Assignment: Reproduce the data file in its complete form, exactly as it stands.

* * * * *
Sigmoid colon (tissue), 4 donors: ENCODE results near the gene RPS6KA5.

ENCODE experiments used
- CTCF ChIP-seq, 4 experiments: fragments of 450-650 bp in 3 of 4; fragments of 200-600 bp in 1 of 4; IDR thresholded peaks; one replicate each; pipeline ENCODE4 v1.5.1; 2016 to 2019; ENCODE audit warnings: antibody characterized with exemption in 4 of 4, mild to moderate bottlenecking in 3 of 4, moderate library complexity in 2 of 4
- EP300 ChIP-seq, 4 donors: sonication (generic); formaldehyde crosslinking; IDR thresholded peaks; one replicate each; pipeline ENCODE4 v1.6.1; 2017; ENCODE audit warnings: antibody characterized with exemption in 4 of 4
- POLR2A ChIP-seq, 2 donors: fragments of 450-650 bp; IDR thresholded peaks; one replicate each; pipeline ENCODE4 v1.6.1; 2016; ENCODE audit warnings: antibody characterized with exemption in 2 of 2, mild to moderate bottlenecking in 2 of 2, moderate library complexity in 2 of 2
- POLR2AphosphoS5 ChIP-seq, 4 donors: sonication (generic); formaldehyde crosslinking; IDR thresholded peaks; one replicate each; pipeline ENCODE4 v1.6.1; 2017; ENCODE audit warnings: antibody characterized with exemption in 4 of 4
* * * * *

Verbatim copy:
Sigmoid colon (tissue), 4 donors: ENCODE results near the gene RPS6KA5.

ENCODE experiments used
- CTCF ChIP-seq, 4 experiments: fragments of 450-650 bp in 3 of 4; fragments of 200-600 bp in 1 of 4; IDR thresholded peaks; one replicate each; pipeline ENCODE4 v1.5.1; 2016 to 2019; ENCODE audit warnings: antibody characterized with exemption in 4 of 4, mild to moderate bottlenecking in 3 of 4, moderate library complexity in 2 of 4
- EP300 ChIP-seq, 4 donors: sonication (generic); formaldehyde crosslinking; IDR thresholded peaks; one replicate each; pipeline ENCODE4 v1.6.1; 2017; ENCODE audit warnings: antibody characterized with exemption in 4 of 4
- POLR2A ChIP-seq, 2 donors: fragments of 450-650 bp; IDR thresholded peaks; one replicate each; pipeline ENCODE4 v1.6.1; 2016; ENCODE audit warnings: antibody characterized with exemption in 2 of 2, mild to moderate bottlenecking in 2 of 2, moderate library complexity in 2 of 2
- POLR2AphosphoS5 ChIP-seq, 4 donors: sonication (generic); formaldehyde crosslinking; IDR thresholded peaks; one replicate each; pipeline ENCODE4 v1.6.1; 2017; ENCODE audit warnings: antibody characterized with exemption in 4 of 4